Paying for water

First Posted: 4/13/2014

LIMA — The price of gas or heating fuel prices is a common topic among consumers when talking among friends.

However, costs incurred for paying for water sources is seldom mentioned. In the future, rising water prices could also become a frequently discussed topic.

In the first study of its kind, the USA Today 2012 study found that percentage-wise, the rising cost of water outpaces all other utilities. Water and wastewater rates are essentially set up as non-profit endeavors, leading to lower costs to consumers. The study showed that from 2000-2012, water costs doubled or tripled in some areas. In a resource long taken for granted, the study found that the resource will continue to be more costly for Americans over the next several years and has not yet crested.

Those changes have caused several area municipalities to re-evaluate water and wastewater rates for its consumers in the Lima area recently. Lima Utilities Deputy Director Mike Caprella said the low costs of water prices can often cause customers to not recognize higher rates, even when they are high percentage-wise.

“You don’t like to raise utility prices until you need to,” Caprella said. Traditionally, municipalities do not keep high balances on utility accounts. You don’t revisit them until you need to.”

The city of Lima recently reevaluated its water rates and approved a nine percent hike for minimum users. However, that nine percent reflects only a $1.25 increase to the bills of its customers.

“The rates are so low, people don’t usually notice the increase,” Caprella said.

Caprella said the rates had to be changed largely to several large capital projects, including $29 for a reservoir, $15 invested in the water plant, $2 million to redo the pumps at the Westside Reservoir, and other projects.

“The debt was coming due, and we have to past on those costs,” Caprella said.

Caprella said chemical costs to provide clean water and operational costs also have an influence on water costs. The study showed that our area, which centered around Akron, had experienced a raise of about 35 percent in water costs over the study period. It also gave those reasons, among many others, for the rise in rates.

The study showed the trend to be driven by paying off debt on bonds, increases in electricity, chemicals and fuel prices, compliance with clean water mandates, rising pension and health care costs for water agency workers and increased security safeguards. The study revealed that approximately $1 trillion in infrastructure improvements would be needed by 2035 to meet drinking water needs.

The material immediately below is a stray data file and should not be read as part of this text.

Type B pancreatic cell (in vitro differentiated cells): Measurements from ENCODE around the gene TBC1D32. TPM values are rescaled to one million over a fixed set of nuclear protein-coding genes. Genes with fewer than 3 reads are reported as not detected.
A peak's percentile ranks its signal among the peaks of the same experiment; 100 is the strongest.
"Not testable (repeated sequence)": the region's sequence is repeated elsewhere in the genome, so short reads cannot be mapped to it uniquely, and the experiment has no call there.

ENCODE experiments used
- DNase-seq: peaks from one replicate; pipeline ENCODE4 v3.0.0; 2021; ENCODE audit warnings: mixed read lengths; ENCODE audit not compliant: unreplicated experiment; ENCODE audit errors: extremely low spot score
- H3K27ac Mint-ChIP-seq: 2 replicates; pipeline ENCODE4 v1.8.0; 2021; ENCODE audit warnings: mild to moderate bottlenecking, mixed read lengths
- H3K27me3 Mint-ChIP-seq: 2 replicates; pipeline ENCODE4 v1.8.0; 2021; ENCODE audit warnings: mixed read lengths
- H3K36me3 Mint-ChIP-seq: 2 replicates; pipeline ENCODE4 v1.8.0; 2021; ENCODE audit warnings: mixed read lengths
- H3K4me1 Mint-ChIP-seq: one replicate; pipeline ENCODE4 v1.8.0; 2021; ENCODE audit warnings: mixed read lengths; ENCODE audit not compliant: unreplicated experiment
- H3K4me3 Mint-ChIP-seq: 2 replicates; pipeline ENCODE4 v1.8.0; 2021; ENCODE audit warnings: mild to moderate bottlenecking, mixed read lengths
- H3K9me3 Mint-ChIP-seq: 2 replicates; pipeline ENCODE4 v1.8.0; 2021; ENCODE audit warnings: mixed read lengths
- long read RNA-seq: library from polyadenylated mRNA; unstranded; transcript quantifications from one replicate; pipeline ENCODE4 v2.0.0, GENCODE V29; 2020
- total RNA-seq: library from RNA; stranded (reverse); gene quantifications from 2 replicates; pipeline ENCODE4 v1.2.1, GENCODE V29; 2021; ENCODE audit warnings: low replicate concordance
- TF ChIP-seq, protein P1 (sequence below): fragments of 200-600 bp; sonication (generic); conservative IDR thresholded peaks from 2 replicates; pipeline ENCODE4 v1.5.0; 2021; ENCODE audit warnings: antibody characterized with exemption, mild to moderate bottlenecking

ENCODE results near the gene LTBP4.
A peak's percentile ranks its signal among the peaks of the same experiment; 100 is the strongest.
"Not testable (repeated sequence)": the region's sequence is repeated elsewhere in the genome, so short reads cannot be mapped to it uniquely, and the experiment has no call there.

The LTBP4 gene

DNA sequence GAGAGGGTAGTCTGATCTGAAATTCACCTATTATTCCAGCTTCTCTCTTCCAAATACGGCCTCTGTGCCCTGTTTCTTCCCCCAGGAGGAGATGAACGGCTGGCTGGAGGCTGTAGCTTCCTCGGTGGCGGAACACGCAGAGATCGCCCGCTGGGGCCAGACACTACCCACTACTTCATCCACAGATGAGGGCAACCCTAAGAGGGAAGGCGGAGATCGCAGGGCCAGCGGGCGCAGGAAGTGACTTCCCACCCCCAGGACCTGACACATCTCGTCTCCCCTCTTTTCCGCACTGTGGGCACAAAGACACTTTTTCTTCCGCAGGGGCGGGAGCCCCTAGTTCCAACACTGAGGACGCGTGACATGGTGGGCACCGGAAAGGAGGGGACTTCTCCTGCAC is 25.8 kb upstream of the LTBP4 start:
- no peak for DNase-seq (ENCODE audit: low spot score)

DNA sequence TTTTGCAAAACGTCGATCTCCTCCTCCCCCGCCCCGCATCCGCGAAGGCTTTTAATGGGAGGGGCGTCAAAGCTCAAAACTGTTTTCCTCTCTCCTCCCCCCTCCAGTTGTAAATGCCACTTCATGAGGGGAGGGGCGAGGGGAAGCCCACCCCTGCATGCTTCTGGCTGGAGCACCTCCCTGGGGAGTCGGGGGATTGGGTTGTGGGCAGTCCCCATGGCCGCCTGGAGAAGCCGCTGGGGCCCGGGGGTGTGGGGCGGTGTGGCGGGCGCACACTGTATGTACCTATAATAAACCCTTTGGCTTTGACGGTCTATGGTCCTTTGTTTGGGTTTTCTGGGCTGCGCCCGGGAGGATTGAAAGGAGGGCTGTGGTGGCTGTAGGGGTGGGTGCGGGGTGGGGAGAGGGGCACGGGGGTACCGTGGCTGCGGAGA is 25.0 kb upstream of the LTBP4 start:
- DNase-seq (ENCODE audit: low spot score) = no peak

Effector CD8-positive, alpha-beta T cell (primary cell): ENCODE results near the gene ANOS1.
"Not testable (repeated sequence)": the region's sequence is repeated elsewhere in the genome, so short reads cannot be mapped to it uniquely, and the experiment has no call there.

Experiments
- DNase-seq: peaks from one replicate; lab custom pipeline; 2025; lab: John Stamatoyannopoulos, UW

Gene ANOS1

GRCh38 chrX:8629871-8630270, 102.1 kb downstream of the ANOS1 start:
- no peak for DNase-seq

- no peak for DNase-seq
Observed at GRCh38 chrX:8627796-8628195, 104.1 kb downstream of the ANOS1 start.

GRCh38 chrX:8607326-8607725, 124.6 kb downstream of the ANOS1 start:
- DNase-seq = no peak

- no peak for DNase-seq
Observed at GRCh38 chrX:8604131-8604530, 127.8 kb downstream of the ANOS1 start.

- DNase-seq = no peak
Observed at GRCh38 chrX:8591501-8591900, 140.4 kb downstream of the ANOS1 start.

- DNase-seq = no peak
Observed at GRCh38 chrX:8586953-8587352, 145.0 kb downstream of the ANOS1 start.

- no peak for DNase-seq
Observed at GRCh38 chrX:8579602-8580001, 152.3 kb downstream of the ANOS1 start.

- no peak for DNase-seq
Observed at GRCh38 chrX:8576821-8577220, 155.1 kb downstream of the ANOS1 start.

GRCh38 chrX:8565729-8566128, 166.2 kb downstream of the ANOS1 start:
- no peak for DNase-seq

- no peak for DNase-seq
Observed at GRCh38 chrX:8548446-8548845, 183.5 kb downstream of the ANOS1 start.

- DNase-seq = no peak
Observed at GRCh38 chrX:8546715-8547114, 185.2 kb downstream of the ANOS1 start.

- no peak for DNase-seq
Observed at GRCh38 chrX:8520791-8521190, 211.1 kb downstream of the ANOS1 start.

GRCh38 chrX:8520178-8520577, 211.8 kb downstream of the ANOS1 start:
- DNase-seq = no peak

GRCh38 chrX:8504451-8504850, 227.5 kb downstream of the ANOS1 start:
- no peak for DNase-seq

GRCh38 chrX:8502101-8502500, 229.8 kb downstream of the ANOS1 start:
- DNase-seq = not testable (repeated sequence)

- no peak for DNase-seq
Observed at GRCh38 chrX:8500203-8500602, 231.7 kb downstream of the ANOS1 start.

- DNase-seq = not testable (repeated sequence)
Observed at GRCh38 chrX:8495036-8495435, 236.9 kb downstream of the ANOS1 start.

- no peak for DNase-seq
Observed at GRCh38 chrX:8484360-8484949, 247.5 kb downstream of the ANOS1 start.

In the village of Minster, the council approved the initial reading for a hike in water rates after a study was completed by Courtney & Associates in February. Billing statistics and financial data concerning the water department along with projected revenue requirements dictated a nine percent increase. Council will approve the hike at its final May meeting.

“The revenues at the current rates are not sufficient to meet projected revenue requirements,” village administrator Don Harrod said. “Sometimes we can just absorb the costs. It was to the point where we couldn’t do that this time.”

Dave Sprague with the St. Marys Water and Sewer Department said rates were adjusted for the first time in the city for 17 years in 2013. Customers were given a 17 percent rate increase in 2013 and again in 2014. This year’s hike took effect in March.

“It’s just something you have to do from time to time,” Sprague said. “There are a lot of costs involved. People want to make more money doing their job. Expenses for things you need go up. You have infrastructure costs.”

In Elida, the village recently had the second reading of an ordinance that will hike their water rates by about 20 percent. The reason for the increase was much simpler, as they are serviced by the city of Lima.

“Our water rates had not been touched for quite some time,” said Mayor Kim Hardy.

The increase required an approximate $4 increase to village residents and customers outside of the village will see an increase of between $3 to $8.

“We wanted to be easier on the inside rates because those people are inside the village and they pay income tax,” Hardy said. “Our inside and outside rates differ by about 50 percent. Everyone seems to understand this is something that has to be done.

A secondary increase of $2 to $3 per month will take effect in Jan. 2015. The third reading of the ordinance approving the increase in Elida is scheduled for April 23 and would take effect July 1.

All agreed that trying to stay ahead of water mandates from state and federal government caused a need for looking at water rates.

“Sometimes we have absorbed the cost in the past,” Hardy said. “However, we have to have the funds available to keep it running.”

In Delphos, the village was hit with a double whammy on its water costs. The village had already been looking at a possible hike when a major customer closed down it’s business in the town. The water fund is projected short by $320,000 into 2015. Orval Kent went bankrupt in the community in 2012. Reser Foods bought the business out of bankruptcy but closed the doors in July 2013. Council projects a water rate increase regardless of a municipal tax levy on the ballot in May but said that increase could be even larger if the levy failed in order to balance the water fund.

The study said water costs varied greatly because of geography, climate, population, and borrowing costs as factors, making it virtually impossible to compare water rates from city to city.

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